In terms of anti-HBc positivity (ever infected with HBV), 72.2% (95%IC: 61.9-81.4) from sub-Saharan Africa were positive, 34.6% (95%CI = 26.2-44.2) from Central and Eastern Europe, and 13.2% (95% CI = 7.7-21.6) from other regions (primarily Western Europe, Latin America, and North Africa) (P < 0.001) ( Table 3 ). The anti-HBc prevalence was statistically significant when aggregated by countries considered as “low” 9.1% (6/66), “lower-intermediate” 22.7% (17/75), “higher-intermediate” 46.3% (25/54), and “high” 72.7% (56/77), (P < 0.001). Among the eastern European block, 49.0% of detainees from the “high-intermediate” countries of Romania and Albania were positive for anti-HBc, compared to only 21.8% of those from the other Eastern European and Balkan countries (P = 0.004). Sub-Saharan African region was associated with presence of HbsAg (chronic HBV infection) with a prevalence of 15.6% vs 2% participants from other regions, all combined (P < 0.001). HBsAg endemicity per country also followed a statistically significant difference (P = 0.001): “low to lower-intermediate countries” 1.4% (2/141), vs “higher-intermediate to high countries” 10.7% (14/131).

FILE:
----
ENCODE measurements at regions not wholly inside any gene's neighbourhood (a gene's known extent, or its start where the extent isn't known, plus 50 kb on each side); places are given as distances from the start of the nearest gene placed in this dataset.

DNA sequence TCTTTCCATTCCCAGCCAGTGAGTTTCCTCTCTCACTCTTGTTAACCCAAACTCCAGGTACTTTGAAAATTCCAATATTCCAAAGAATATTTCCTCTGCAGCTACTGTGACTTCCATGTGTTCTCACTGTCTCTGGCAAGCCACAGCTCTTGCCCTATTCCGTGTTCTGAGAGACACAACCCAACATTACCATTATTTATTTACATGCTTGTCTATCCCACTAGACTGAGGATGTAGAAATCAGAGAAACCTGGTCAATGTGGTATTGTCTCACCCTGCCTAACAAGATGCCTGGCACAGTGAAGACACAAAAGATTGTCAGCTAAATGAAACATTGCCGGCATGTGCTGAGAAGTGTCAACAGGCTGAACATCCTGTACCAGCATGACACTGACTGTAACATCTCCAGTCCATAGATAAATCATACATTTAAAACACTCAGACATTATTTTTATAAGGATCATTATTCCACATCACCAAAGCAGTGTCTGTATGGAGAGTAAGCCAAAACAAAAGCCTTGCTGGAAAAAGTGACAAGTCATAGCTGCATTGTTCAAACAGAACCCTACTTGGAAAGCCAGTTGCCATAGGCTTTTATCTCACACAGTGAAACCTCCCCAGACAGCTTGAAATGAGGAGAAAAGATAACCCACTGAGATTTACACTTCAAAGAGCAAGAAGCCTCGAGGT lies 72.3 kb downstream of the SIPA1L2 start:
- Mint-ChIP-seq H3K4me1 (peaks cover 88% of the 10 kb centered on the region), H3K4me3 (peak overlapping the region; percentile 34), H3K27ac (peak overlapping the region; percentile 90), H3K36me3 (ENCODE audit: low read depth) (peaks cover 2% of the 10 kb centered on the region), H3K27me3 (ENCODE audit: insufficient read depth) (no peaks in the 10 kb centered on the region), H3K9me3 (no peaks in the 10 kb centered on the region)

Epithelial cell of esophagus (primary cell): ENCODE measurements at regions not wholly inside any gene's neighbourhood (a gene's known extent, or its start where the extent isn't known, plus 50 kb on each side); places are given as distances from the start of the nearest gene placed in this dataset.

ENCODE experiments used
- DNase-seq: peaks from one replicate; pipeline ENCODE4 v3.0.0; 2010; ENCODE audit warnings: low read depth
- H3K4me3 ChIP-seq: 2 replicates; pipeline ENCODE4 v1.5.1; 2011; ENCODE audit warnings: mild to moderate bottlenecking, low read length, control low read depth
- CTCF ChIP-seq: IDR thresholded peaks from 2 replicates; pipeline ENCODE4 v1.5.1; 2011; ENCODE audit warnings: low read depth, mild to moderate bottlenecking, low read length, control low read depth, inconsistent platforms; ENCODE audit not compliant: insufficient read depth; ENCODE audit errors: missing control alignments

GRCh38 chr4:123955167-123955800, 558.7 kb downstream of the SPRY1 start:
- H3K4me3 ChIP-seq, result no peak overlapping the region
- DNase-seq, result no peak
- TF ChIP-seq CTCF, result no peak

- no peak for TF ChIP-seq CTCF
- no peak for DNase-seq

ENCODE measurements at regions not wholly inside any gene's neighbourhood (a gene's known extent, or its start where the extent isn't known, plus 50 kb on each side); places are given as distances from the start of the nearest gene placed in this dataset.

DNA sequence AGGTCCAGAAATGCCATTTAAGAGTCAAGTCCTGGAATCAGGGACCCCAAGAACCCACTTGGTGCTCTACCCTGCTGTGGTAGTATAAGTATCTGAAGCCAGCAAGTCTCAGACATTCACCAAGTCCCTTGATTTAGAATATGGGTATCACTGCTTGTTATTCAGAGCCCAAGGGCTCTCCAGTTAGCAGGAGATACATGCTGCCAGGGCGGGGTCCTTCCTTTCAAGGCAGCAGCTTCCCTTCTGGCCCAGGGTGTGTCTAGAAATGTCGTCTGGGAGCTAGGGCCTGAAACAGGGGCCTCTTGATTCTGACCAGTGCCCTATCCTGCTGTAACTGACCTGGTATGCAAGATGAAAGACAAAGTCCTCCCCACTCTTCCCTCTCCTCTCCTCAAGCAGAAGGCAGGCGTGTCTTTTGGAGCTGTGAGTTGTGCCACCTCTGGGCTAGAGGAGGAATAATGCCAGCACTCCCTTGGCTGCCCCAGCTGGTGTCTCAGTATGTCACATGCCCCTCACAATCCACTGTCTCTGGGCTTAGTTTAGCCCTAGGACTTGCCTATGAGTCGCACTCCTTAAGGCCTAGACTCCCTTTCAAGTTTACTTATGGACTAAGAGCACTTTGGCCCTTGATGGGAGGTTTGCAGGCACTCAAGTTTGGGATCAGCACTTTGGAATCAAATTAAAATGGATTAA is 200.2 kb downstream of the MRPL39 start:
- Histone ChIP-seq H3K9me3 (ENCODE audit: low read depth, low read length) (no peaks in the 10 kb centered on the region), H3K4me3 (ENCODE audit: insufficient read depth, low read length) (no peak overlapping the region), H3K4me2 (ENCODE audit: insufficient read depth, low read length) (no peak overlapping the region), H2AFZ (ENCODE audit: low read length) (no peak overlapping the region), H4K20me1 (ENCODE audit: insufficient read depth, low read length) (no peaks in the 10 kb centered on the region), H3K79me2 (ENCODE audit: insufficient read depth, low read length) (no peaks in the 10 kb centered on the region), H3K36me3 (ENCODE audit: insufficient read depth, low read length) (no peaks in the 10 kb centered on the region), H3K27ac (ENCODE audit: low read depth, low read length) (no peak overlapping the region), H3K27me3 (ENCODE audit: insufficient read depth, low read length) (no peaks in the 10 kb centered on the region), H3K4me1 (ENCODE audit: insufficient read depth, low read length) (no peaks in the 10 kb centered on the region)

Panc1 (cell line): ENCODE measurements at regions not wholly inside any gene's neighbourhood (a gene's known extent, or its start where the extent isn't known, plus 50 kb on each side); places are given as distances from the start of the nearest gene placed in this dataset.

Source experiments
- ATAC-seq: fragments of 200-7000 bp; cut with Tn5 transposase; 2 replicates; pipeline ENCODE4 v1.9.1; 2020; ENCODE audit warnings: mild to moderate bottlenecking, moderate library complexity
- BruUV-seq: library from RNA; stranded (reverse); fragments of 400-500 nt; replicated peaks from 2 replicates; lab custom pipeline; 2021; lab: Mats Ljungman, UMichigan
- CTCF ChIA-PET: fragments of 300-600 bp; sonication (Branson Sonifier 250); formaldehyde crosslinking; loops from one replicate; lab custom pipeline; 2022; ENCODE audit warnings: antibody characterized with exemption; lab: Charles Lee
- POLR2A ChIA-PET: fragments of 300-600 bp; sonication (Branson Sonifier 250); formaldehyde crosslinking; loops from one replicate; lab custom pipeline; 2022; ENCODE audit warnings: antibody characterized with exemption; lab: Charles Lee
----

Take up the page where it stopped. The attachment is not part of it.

|n||HBsAg+/total (%)||P-value||AntiHBc+/total (%)*||P-value|
|Region of origin:|
|Sub-Saharan Africa||77||12 (15.6%)||<0.001†||56 (72.7%)||<0.001|
|Other regions||196||4 (2.0%)||48 (24.6%)*|
|≥28||141||7 (5.0%)||0.51||54 (38.6%)*||0.91|
|<28||132||9 (6.8%)||50 (37.9%)|
|Secondary school||191||8 (4.2%)||0.56†||70 (40.9%)*||0.72|
|Never to secondary school||74||5 (6.8%)||29 (39.2%)|
|Condom use for sexual protection:|
|Sometimes or never||177||9 (5.1%)||0.73†||70 (39.5%)*||0.41|
|Always use condoms||87||6 (6.9%)||30 (34.5%)||0.41|
|Man who has had sex with men:|